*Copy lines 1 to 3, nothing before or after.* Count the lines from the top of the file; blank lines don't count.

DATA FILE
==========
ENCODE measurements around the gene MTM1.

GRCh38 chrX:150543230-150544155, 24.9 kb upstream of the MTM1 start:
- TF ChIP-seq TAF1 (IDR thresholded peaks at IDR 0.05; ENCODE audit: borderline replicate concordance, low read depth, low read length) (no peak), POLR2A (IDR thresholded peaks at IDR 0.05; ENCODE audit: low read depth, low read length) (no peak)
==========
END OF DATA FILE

ENCODE measurements around the gene MTM1.

GRCh38 chrX:150543230-150544155, 24.9 kb upstream of the MTM1 start:
- TF ChIP-seq TAF1 (IDR thresholded peaks at IDR 0.05; ENCODE audit: borderline replicate concordance, low read depth, low read length) (no peak), POLR2A (IDR thresholded peaks at IDR 0.05; ENCODE audit: low read depth, low read length) (no peak)